See more at:

CDC - Multistate Foodborne Outbreaks — United States, 2010–2014

In MMWR, the CDC published an analysis of data in the Foodborne Disease Outbreak Surveillance System from 2010 - 2014. The document can be found here.
What were the important results:
  • During this 5-year period, 120 multistate foodborne disease outbreaks (with identified pathogen and food or common setting) were reported to CDC.
  • These multistate outbreaks accounted for 3% (120 of 4,163) of all reported foodborne outbreaks, but were responsible for 11% (7,929 of 71,747) of illnesses, 34% (1,460 of 4,247) of hospitalizations, and 56% (66 of 118) of deaths associated with foodborne outbreaks. [Listeria accounted for the largest percentage of deaths - 86%]
  • Salmonella (63 outbreaks), Shiga toxin-producing E. coli (34), and Listeria monocytogenes (12) were the leading pathogens.
  • Fruits (17), vegetable row crops (15), beef (13), sprouts (10), and seeded vegetables (nine) were the most commonly implicated foods.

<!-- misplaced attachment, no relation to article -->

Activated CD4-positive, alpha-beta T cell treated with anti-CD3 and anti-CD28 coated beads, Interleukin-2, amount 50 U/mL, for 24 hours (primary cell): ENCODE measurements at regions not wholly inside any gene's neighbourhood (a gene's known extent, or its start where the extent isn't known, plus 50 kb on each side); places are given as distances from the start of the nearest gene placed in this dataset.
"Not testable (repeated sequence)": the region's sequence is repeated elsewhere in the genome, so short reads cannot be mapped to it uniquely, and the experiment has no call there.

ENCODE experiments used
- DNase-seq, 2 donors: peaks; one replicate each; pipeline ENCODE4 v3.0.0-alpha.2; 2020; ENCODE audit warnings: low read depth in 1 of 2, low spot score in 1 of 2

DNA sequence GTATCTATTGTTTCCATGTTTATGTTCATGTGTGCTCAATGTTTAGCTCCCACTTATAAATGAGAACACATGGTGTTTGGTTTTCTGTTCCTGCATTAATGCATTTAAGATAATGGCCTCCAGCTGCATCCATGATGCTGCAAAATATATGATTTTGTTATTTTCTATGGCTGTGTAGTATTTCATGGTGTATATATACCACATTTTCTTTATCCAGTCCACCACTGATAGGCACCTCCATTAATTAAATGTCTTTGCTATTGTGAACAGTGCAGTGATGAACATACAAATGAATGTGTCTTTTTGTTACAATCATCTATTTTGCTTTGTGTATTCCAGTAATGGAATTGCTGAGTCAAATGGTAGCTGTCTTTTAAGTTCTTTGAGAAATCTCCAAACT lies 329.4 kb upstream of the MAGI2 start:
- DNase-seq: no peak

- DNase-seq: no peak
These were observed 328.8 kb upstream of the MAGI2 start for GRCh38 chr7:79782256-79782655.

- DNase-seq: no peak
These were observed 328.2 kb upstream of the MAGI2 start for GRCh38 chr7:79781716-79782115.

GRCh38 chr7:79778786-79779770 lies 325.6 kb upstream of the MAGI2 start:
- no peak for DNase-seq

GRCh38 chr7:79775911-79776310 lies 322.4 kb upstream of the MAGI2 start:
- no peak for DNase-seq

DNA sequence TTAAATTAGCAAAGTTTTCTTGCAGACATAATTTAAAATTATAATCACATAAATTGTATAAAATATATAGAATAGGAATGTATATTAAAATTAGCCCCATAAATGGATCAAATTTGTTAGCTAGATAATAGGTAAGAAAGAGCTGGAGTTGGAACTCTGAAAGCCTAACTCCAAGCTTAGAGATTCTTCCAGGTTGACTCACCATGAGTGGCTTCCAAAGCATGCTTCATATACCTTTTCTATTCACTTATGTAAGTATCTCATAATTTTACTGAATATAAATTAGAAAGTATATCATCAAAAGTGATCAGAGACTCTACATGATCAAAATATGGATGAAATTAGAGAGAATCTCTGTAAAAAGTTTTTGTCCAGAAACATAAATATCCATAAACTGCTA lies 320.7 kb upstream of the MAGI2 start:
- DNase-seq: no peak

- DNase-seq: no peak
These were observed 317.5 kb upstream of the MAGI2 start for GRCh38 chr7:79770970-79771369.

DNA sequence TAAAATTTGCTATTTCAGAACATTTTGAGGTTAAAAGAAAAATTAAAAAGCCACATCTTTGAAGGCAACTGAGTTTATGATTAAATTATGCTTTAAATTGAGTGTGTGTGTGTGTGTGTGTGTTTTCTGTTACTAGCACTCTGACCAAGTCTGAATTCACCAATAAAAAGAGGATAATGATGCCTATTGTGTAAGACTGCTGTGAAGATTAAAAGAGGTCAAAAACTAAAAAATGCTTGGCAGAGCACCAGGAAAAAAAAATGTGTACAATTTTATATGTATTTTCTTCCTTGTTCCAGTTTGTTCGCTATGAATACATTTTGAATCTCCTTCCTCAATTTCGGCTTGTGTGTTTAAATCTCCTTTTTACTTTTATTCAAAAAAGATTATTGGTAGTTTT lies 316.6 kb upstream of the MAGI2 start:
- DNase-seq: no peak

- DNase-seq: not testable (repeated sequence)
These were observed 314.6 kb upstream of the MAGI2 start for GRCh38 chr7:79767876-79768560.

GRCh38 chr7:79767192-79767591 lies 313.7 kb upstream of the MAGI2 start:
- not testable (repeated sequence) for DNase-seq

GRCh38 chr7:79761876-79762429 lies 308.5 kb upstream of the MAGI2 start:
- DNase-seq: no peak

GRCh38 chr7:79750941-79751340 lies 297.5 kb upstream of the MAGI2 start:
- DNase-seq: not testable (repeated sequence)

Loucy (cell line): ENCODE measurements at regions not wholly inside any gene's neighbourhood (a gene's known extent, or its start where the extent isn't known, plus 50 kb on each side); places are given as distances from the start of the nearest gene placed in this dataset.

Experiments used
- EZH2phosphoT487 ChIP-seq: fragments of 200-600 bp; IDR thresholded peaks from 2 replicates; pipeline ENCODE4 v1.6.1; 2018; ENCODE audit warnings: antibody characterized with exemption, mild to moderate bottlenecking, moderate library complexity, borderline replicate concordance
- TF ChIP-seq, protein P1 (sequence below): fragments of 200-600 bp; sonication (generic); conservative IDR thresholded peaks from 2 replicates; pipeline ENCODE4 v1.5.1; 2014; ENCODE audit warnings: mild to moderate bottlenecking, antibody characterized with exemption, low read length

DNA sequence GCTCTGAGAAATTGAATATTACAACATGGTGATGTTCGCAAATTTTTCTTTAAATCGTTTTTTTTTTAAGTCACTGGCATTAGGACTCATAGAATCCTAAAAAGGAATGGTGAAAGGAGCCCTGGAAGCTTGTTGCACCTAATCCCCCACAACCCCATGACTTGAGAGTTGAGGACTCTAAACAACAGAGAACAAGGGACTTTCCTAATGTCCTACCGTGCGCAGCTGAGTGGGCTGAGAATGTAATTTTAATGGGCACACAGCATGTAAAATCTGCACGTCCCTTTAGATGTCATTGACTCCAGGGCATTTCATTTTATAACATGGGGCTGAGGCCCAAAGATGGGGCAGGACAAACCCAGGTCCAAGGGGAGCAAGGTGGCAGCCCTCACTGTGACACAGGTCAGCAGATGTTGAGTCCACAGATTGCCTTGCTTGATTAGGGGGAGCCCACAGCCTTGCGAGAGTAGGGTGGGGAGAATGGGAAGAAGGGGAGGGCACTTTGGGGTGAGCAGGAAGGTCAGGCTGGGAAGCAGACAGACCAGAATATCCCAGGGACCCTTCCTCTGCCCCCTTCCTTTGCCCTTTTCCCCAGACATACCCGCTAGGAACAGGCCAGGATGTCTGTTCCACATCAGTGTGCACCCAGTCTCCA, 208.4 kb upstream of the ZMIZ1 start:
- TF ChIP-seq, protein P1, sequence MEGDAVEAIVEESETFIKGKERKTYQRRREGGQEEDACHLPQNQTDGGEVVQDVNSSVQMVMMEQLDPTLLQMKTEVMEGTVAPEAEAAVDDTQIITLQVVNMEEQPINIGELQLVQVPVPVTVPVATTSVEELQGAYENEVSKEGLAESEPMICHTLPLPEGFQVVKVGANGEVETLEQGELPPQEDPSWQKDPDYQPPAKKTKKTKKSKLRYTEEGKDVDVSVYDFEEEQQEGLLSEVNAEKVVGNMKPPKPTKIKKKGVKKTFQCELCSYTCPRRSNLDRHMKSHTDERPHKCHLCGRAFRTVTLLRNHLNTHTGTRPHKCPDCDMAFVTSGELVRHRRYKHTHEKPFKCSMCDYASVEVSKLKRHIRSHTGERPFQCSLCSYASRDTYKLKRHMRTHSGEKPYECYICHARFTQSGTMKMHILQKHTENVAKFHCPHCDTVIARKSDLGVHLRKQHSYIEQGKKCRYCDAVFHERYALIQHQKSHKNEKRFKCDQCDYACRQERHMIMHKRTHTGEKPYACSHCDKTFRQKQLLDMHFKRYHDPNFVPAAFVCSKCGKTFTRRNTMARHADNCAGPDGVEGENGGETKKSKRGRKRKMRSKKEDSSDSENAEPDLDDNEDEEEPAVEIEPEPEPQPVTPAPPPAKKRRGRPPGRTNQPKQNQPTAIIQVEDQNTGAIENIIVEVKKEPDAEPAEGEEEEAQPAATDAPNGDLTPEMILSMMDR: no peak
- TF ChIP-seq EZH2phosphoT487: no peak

• Imported foods were linked to 18 multistate outbreaks.
It is interesting to read the headlines that follow this release.
Big and deadly: Major foodborne outbreaks spike sharply (Washington Post) goes on to say that major foodborne outbreaks in the United States have more than tripled in the last 20 years.
Well, our improvement in being able to see outbreaks has improved in the last twenty years.  With Pulsenet, CDC can work with states to find outbreaks.  This system came online 20 years ago and has continued to improve, especially with the development of whole genome sequencing.  So of course we see more outbreaks than we saw 20 years ago, but that does not mean they didn't exist.  And if you had to guess, you would say that there were more 20 years ago then there are today.